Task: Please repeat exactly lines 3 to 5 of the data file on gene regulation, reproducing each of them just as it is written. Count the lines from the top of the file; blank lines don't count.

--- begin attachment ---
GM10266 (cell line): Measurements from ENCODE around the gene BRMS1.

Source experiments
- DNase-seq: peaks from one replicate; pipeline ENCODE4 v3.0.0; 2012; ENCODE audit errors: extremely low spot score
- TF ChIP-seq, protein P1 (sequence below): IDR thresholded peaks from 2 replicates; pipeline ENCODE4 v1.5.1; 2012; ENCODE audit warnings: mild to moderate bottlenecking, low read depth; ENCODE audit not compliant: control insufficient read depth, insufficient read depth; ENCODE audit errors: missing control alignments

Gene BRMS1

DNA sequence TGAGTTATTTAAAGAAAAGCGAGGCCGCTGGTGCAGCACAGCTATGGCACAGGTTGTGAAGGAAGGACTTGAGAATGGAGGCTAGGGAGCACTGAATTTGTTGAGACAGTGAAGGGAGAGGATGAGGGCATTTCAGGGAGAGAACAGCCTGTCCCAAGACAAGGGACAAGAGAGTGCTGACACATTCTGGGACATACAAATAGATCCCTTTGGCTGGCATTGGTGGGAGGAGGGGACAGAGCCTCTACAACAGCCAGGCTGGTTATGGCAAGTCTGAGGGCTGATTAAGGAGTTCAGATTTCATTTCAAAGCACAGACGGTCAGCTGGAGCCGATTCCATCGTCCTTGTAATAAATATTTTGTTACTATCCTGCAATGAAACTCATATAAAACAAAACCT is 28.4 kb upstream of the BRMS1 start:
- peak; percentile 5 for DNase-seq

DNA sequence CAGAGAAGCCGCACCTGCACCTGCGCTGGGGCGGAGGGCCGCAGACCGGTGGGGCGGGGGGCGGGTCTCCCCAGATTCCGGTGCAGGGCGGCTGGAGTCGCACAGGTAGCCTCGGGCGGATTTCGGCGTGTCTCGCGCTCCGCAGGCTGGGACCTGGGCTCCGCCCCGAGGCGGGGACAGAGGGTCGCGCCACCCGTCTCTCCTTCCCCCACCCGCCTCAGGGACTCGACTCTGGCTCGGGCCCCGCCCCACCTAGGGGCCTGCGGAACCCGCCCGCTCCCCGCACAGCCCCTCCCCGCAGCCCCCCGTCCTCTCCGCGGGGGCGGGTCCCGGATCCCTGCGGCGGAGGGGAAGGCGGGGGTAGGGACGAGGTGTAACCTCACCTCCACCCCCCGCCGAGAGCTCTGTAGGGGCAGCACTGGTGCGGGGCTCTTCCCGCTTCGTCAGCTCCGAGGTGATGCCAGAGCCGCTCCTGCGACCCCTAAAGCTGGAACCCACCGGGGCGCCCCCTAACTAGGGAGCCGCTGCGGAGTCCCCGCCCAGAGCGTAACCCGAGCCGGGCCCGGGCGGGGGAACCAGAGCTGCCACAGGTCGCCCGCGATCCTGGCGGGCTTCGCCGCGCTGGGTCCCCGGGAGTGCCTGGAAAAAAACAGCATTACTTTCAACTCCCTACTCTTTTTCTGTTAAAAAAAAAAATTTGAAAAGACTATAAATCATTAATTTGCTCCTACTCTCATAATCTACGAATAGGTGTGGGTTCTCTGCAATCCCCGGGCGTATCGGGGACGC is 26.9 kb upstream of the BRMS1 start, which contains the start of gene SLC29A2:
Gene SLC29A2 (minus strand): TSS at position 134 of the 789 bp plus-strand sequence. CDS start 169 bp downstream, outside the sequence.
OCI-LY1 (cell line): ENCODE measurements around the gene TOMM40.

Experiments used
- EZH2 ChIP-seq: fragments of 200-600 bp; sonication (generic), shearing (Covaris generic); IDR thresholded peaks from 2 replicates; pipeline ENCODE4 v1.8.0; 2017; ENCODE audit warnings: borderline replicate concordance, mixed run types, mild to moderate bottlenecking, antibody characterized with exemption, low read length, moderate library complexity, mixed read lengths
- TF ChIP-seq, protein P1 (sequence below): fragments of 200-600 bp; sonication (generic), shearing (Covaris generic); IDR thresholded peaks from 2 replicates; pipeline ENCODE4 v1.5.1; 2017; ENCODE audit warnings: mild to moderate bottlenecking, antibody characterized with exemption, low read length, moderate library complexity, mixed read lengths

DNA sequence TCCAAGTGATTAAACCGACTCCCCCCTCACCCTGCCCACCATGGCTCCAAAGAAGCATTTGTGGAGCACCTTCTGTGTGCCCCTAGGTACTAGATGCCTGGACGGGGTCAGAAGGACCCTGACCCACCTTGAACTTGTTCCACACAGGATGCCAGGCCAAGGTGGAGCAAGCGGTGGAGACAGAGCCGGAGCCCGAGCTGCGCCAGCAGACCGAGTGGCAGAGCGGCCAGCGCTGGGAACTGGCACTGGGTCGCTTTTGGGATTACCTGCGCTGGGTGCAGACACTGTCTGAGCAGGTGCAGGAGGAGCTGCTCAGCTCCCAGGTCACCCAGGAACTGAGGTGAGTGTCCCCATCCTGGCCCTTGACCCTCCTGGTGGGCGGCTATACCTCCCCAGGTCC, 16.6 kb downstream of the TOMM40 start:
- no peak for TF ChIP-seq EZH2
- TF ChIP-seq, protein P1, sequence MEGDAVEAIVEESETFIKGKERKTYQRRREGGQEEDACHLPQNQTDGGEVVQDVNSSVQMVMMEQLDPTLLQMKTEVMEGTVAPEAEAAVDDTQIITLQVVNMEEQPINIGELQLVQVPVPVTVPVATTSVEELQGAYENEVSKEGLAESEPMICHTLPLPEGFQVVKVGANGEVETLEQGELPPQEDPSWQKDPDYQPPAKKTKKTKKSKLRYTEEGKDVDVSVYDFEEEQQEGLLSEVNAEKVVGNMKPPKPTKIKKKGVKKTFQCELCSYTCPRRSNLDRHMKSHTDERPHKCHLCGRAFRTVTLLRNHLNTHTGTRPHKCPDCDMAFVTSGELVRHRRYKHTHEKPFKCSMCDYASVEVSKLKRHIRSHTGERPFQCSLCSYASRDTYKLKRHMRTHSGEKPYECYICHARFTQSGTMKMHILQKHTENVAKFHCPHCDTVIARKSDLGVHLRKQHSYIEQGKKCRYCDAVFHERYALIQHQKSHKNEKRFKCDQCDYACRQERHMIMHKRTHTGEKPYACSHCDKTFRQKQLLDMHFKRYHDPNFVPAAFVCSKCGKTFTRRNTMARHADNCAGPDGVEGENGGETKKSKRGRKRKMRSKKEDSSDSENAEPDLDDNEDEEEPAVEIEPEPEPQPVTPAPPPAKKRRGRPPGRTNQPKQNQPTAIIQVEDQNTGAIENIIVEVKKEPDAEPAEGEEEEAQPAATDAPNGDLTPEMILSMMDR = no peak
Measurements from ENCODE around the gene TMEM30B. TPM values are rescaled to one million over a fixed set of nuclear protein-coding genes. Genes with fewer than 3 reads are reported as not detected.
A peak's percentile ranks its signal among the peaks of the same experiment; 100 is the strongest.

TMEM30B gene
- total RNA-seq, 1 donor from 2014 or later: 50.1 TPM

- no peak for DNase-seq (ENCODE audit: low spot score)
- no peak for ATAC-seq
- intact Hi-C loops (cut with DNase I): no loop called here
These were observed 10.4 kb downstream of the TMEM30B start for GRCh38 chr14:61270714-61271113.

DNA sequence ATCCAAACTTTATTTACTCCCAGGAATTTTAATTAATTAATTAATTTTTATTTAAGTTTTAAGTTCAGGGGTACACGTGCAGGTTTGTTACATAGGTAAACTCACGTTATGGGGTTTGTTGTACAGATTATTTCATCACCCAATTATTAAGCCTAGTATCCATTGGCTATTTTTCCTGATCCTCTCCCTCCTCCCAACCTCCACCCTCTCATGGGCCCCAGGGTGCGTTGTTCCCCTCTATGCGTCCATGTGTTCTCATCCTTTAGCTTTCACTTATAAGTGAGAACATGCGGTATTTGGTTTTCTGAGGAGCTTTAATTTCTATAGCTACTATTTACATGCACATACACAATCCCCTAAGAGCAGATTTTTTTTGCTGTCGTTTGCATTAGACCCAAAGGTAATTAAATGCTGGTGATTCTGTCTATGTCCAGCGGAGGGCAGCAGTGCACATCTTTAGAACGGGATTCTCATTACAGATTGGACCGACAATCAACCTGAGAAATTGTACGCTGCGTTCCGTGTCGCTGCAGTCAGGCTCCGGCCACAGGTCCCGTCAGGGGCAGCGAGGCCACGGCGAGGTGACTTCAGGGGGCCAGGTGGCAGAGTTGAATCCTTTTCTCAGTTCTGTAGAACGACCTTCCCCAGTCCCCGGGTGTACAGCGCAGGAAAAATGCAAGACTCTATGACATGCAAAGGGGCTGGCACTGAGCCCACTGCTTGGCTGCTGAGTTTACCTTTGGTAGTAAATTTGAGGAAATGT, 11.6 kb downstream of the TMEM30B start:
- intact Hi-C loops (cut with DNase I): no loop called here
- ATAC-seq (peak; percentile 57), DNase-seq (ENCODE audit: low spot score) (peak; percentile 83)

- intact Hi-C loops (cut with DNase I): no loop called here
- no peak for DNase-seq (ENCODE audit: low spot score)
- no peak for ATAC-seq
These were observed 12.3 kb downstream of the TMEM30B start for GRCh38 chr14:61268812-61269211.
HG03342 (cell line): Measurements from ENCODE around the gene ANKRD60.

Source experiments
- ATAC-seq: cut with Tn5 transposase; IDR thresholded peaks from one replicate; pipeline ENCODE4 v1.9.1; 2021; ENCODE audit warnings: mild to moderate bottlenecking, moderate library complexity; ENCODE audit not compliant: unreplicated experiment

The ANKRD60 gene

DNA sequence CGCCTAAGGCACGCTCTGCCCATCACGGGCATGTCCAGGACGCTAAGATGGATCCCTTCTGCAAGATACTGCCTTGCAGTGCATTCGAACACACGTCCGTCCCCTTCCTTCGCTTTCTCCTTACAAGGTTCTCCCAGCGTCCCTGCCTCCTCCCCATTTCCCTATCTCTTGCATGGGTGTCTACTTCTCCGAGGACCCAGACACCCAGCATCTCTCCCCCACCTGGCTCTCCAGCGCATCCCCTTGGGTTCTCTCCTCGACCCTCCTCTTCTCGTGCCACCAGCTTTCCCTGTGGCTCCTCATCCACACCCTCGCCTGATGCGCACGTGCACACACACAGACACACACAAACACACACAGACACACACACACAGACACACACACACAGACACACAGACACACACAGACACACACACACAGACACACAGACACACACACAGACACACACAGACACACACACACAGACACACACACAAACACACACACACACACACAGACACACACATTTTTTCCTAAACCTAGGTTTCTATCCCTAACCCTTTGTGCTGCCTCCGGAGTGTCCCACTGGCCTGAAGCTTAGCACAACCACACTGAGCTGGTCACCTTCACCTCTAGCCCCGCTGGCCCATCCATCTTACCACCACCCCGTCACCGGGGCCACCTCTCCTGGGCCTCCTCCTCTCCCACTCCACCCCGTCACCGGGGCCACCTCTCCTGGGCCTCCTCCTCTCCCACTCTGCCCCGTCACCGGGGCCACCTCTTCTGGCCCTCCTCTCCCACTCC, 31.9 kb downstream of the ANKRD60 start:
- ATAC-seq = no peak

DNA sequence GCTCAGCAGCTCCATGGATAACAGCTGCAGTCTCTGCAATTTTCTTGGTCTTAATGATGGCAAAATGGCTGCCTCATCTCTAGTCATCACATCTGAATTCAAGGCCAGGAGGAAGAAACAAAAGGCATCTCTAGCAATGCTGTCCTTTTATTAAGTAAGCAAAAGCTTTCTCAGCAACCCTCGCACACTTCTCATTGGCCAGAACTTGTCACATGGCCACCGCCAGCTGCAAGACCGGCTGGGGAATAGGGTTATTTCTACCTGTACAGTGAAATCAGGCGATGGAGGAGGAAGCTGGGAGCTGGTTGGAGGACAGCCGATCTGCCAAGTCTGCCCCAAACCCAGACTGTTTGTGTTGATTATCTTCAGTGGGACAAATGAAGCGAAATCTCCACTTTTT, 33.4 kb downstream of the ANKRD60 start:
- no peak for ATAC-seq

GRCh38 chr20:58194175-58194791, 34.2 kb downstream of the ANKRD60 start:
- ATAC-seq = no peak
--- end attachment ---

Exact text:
- DNase-seq: peaks from one replicate; pipeline ENCODE4 v3.0.0; 2012; ENCODE audit errors: extremely low spot score
- TF ChIP-seq, protein P1 (sequence below): IDR thresholded peaks from 2 replicates; pipeline ENCODE4 v1.5.1; 2012; ENCODE audit warnings: mild to moderate bottlenecking, low read depth; ENCODE audit not compliant: control insufficient read depth, insufficient read depth; ENCODE audit errors: missing control alignments

Gene BRMS1